This week, Phil Fujii dropped a bomb. He announced that he is resigning from his position as Seattle deputy mayor.
The reason he cited in a letter to Mayor Mike McGinn was that he did not think it was practical to take an extended medical leave. Fujii underwent shoulder surgery last Friday. According to Fujii’s assistant, it will take him two to three weeks to recover.
“I’m sorry he made this decision,” said Kip Tokuda, a former Washington State Representative and a transition facilitator for McGinn. “He will create a huge void in the administration. He is the most respected and most thoughtful man. He is very close to the city. But he must base his decision on family, and I respect that.”
According to an inside source, McGinn and Fujii have talked about his resignation extensively before they came to the decision.
In the Seattle Times, McGinn said, “I will miss Phil because of his judgment and his passion for the city.”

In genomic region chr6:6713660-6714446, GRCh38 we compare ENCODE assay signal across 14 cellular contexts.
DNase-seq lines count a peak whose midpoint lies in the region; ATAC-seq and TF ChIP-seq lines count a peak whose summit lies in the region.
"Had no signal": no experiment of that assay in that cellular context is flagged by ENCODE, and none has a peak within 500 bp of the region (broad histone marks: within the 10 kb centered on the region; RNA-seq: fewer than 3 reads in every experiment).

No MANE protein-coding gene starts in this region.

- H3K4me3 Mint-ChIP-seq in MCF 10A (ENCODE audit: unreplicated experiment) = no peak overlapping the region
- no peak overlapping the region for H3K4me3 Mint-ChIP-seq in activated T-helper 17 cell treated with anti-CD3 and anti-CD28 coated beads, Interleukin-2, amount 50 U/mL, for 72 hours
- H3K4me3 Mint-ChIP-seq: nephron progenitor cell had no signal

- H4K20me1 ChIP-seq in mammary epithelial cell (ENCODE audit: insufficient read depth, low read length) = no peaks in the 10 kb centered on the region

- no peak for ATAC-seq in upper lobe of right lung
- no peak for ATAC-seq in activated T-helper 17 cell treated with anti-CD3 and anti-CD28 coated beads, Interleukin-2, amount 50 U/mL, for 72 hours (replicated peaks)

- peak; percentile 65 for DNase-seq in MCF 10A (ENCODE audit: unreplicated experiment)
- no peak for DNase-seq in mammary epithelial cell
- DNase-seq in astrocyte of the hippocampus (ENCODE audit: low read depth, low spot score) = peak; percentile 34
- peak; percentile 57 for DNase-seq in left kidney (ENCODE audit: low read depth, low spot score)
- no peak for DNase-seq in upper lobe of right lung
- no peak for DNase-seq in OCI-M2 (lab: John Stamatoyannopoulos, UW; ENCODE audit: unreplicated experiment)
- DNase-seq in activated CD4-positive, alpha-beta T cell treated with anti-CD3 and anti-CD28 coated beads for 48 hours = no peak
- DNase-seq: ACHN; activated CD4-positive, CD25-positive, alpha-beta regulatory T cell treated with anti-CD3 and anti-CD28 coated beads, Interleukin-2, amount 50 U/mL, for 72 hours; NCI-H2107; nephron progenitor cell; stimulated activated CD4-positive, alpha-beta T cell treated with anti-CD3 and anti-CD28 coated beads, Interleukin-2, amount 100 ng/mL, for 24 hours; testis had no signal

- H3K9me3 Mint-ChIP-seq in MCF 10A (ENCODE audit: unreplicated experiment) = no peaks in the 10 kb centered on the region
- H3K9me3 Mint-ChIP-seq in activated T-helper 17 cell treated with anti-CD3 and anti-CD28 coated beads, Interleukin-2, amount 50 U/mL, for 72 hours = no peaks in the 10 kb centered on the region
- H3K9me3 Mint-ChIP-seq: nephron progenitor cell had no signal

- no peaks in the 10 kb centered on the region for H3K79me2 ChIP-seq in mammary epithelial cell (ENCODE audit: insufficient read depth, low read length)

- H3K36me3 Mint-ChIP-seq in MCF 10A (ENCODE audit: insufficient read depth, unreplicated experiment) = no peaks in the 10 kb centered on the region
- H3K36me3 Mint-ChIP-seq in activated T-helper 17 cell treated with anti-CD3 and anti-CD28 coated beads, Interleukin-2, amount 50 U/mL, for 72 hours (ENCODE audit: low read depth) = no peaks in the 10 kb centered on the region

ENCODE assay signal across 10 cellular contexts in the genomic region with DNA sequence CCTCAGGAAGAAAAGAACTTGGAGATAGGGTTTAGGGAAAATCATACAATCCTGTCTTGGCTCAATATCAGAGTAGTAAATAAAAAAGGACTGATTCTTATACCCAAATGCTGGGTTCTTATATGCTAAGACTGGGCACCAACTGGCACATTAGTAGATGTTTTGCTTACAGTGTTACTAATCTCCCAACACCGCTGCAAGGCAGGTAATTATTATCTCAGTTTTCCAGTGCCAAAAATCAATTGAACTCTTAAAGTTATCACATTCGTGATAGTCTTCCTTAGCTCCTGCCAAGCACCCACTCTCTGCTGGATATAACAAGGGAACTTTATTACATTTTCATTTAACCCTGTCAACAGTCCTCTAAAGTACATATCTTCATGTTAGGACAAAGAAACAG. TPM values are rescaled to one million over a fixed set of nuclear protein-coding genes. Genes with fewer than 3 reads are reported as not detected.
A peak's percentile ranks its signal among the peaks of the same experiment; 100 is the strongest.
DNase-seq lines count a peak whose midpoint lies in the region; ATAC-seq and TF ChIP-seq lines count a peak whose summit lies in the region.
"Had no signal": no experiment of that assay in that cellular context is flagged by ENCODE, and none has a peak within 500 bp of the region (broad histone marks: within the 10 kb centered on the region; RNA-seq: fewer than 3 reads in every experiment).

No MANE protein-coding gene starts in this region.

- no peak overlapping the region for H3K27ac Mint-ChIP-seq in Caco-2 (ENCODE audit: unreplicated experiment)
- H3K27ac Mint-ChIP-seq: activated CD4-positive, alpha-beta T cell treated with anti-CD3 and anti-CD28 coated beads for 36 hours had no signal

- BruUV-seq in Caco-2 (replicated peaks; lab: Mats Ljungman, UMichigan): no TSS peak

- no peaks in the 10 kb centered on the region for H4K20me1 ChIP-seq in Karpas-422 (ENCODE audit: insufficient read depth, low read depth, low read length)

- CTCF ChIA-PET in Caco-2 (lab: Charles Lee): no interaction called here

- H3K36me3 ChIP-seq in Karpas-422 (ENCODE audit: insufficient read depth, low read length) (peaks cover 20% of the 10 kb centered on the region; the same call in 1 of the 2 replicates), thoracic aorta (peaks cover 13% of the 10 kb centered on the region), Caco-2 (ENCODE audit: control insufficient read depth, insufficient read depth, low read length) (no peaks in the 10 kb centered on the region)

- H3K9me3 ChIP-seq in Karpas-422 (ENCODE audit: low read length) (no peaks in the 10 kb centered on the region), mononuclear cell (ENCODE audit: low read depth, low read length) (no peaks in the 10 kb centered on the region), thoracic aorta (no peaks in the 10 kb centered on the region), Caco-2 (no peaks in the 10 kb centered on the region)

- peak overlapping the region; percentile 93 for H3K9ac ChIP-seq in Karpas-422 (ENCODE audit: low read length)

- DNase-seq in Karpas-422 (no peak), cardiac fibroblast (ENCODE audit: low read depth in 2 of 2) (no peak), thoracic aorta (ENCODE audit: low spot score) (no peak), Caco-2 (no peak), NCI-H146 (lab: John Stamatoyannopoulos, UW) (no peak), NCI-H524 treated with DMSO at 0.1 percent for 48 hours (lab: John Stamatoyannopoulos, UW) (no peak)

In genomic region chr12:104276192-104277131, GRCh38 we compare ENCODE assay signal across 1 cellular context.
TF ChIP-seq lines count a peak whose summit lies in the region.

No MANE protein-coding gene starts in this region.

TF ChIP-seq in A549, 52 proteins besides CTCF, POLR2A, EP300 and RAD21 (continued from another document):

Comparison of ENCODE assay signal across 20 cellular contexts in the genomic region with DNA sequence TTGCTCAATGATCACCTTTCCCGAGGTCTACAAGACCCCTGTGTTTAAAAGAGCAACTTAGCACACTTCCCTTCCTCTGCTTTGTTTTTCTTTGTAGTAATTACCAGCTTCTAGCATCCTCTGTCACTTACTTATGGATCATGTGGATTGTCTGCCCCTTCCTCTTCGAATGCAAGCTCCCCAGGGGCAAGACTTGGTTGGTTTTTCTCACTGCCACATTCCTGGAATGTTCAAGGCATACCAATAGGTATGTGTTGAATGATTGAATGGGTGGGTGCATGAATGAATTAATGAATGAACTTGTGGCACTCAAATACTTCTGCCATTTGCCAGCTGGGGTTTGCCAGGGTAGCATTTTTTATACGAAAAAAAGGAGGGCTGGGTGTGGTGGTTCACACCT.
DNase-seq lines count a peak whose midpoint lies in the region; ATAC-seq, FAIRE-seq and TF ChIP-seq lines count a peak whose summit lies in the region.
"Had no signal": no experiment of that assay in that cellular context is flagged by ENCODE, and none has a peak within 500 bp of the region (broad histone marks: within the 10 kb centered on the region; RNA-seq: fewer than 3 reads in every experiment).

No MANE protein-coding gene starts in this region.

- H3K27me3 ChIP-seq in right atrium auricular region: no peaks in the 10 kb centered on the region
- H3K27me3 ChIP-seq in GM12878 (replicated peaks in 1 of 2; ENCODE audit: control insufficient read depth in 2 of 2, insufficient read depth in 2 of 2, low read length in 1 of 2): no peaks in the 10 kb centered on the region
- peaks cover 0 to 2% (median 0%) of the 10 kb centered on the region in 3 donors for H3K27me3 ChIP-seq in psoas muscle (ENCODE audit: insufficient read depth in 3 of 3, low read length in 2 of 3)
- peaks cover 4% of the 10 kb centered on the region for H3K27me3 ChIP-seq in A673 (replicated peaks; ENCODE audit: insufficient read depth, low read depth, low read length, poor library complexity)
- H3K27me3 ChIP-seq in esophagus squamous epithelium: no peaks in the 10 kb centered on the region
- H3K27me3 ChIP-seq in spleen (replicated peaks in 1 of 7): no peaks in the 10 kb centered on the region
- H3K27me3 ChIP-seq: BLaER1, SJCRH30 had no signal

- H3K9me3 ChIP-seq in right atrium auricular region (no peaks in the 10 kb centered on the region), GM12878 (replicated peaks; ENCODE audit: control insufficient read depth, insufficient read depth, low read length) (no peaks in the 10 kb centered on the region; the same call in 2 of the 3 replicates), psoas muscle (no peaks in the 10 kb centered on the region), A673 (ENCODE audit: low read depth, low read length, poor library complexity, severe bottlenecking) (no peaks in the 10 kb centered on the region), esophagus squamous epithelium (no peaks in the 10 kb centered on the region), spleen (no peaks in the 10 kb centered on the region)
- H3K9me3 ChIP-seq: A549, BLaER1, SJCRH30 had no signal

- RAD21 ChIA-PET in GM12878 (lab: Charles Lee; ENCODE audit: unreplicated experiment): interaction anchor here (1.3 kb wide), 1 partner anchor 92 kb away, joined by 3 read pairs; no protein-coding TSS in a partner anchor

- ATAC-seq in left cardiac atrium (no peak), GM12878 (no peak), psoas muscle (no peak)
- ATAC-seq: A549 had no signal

However, some Asian Americans — supporters of Fujii as deputy mayor — have expressed disappointment as well as skepticism. Some wonder if shoulder surgery is the real reason Fujii is quitting. Most of all, many are lamenting the impression that Asian Americans who make it to the upper echelon of a company or organization seem to quit, retire, or move on to other projects quickly.
People are left wondering why. Local blogs are buzzing with rumors and speculation on Fujii’s departure.
Fujii was arguably the most experienced member in the city’s affairs among McGinn’s top staff. Before becoming deputy mayor, Fujii was an executive at Vulcan. Prior to that, he was a leader of the Seattle Department of Neighborhoods for 25 years.
McGinn has said he will appoint an international transition team this week for selecting Fujii’s replacement.
We surely hope McGinn finds another qualified person of color. It’s not as if our city government is lacking in Asian Americans with experience that could fill Fujii’s shoes. We just need to be given more chances. It’s very sad that an Asian American got to the top and then left only after a few meager months. We want McGinn to take this opportunity to make lemonade out of lemons.
We have a large number of motivated, ambitious entrepreneurs and professionals that would run with the ball if given the chance. The mayor has done a good job in building diversity within city government thus far, and we hope he continues this. ♦